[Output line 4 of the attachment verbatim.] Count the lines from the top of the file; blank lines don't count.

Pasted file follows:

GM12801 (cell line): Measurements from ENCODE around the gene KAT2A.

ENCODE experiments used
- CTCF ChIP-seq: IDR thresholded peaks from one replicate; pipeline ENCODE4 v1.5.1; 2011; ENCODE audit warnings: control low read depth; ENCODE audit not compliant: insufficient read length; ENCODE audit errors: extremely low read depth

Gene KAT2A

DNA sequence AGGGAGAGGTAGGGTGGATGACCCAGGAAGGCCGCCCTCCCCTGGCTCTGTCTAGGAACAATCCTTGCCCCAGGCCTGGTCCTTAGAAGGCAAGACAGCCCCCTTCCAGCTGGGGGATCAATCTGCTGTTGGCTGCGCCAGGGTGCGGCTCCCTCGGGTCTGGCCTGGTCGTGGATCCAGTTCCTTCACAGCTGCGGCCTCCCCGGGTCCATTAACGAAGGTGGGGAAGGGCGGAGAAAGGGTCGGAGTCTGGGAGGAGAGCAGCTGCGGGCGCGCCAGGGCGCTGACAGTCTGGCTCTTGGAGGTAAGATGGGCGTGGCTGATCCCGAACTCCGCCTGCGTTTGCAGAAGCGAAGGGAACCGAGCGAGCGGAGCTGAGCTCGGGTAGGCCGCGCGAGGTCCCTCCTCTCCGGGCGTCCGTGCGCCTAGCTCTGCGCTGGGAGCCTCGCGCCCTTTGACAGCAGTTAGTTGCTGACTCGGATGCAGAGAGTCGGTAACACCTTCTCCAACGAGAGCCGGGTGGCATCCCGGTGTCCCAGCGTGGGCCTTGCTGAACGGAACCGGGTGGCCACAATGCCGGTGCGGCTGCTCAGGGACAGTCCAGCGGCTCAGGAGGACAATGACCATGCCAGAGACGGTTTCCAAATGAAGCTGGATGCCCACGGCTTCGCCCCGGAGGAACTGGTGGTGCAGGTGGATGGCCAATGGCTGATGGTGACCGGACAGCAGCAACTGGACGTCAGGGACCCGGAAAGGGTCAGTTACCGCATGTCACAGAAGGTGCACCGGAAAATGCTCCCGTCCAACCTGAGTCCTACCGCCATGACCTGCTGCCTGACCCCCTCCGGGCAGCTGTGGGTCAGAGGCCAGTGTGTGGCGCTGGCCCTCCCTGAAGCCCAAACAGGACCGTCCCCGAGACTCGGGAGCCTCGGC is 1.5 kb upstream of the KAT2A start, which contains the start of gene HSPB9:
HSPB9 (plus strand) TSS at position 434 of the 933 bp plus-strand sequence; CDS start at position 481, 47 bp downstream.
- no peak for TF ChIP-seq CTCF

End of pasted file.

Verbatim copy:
Gene KAT2A